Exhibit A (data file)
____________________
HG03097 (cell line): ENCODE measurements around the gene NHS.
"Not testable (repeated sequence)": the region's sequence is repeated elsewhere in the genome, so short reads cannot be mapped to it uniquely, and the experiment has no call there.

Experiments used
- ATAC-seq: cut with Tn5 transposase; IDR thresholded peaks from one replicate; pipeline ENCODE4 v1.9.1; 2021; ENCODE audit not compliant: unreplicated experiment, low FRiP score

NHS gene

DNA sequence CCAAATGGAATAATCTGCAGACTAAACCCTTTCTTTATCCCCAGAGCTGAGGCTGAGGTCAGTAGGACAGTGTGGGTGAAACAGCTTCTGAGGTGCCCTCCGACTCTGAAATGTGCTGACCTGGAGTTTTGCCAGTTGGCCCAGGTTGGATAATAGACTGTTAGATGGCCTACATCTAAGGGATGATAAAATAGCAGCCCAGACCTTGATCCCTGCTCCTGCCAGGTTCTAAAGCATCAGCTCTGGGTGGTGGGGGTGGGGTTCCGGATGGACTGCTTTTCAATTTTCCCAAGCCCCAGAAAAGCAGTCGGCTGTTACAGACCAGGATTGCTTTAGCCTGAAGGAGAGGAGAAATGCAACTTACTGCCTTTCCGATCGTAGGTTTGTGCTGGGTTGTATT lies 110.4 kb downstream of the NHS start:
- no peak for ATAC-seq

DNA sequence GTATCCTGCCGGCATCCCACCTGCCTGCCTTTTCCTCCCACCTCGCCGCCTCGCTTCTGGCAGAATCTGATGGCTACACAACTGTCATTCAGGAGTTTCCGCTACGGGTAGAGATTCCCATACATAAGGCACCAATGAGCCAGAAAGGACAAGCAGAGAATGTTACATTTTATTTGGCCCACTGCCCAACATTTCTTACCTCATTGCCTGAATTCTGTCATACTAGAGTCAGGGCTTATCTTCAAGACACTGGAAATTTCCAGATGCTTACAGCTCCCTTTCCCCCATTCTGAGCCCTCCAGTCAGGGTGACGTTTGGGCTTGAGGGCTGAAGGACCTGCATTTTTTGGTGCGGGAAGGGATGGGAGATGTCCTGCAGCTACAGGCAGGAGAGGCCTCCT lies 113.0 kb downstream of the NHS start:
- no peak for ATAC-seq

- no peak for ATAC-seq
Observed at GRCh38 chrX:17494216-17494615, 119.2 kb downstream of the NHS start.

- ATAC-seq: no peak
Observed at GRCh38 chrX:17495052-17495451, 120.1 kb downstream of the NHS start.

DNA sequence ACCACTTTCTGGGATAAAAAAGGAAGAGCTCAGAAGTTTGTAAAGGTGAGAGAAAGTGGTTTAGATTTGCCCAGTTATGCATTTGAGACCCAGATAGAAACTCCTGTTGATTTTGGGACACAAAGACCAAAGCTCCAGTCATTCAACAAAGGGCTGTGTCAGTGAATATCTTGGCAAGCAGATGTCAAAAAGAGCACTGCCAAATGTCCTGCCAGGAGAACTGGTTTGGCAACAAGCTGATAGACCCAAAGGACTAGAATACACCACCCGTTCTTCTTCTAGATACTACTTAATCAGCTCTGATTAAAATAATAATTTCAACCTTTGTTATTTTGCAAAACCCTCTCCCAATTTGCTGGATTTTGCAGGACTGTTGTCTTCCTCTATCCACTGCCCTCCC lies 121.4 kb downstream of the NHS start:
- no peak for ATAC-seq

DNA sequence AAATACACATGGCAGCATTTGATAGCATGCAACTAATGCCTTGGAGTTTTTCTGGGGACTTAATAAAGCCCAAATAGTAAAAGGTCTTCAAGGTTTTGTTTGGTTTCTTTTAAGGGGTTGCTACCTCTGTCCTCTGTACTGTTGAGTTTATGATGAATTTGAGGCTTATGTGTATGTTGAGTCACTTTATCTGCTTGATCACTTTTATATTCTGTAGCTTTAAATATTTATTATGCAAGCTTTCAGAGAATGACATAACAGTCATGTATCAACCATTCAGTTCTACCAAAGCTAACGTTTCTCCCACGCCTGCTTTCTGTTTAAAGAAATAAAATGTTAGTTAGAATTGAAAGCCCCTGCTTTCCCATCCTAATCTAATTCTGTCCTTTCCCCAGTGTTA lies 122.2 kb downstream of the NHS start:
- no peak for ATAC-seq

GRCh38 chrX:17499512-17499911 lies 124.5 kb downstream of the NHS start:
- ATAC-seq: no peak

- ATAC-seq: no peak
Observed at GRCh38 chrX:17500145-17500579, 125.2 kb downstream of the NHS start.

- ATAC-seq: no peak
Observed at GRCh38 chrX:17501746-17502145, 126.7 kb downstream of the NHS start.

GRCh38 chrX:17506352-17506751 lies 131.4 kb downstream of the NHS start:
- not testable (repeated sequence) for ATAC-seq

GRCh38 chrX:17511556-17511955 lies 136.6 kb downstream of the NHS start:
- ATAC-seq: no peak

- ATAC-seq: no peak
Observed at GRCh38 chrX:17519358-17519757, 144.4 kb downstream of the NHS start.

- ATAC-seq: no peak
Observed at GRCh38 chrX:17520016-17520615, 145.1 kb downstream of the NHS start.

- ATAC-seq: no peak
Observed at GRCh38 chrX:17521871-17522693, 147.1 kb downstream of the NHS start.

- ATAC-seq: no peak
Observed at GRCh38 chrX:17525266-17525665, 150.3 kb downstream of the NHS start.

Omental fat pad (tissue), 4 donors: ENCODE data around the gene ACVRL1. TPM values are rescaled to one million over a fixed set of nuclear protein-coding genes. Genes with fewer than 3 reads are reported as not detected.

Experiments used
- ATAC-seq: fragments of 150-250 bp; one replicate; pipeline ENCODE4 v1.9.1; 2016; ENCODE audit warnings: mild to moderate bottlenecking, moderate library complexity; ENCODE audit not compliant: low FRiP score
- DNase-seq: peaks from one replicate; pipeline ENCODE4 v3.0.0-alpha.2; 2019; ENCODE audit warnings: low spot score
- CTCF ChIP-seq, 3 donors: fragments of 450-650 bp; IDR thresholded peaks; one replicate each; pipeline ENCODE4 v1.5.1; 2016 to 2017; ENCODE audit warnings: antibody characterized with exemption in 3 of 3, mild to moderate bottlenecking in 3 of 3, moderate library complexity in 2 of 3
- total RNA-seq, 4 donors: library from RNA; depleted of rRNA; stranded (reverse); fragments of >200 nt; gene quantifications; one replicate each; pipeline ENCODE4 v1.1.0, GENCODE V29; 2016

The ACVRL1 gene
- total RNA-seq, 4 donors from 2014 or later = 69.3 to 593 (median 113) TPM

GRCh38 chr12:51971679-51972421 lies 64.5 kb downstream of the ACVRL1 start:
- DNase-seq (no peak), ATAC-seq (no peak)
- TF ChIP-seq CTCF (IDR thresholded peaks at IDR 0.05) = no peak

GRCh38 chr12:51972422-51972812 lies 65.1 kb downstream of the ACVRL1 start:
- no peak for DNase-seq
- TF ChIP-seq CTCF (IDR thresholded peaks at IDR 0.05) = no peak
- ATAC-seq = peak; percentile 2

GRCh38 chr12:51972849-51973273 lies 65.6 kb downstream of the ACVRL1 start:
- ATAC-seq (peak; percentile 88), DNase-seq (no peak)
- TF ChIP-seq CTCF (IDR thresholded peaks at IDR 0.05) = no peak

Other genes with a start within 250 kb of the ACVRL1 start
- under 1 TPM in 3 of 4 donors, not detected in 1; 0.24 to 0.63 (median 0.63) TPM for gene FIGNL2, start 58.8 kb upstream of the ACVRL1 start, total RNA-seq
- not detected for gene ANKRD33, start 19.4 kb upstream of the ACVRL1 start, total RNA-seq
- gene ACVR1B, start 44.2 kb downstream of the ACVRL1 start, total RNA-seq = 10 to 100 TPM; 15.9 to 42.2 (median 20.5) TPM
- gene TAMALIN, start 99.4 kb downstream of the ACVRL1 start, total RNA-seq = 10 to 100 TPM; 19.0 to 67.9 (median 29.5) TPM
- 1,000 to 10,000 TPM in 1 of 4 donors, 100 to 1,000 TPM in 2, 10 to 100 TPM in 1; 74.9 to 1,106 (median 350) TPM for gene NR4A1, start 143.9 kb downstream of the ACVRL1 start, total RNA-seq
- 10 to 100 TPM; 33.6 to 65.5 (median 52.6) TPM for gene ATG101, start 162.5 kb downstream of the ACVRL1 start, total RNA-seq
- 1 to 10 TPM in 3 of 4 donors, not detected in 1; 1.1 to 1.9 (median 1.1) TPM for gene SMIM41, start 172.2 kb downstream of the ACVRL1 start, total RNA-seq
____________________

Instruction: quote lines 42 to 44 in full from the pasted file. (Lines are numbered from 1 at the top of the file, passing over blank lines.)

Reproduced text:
The ACVRL1 gene
- total RNA-seq, 4 donors from 2014 or later = 69.3 to 593 (median 113) TPM

GRCh38 chr12:51971679-51972421 lies 64.5 kb downstream of the ACVRL1 start: